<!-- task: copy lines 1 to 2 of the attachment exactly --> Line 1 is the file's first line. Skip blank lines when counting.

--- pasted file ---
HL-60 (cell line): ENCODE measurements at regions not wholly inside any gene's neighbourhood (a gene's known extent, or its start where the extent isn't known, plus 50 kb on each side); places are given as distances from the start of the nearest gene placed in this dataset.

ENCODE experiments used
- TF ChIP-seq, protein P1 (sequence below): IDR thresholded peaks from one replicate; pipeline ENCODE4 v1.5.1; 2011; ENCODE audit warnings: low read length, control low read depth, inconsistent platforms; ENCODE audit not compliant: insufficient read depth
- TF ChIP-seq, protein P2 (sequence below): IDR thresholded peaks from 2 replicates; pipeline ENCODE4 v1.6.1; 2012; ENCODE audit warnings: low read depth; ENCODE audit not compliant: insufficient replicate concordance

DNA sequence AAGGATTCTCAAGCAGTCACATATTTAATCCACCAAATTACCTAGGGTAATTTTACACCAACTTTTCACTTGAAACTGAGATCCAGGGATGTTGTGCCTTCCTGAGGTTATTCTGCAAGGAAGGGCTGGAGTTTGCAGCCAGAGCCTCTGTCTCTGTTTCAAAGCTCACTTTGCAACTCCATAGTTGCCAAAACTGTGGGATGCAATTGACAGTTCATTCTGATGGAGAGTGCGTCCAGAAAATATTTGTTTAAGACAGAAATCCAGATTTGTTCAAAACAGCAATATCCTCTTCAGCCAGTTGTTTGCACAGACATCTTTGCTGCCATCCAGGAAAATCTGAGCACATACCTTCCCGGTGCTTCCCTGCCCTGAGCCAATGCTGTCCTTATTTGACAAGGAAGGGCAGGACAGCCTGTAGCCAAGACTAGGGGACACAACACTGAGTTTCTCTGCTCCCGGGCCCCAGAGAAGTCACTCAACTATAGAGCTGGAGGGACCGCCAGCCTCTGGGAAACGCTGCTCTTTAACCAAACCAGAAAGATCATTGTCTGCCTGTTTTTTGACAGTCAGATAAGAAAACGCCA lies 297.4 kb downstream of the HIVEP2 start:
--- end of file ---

HL-60 (cell line): ENCODE measurements at regions not wholly inside any gene's neighbourhood (a gene's known extent, or its start where the extent isn't known, plus 50 kb on each side); places are given as distances from the start of the nearest gene placed in this dataset.

ENCODE experiments used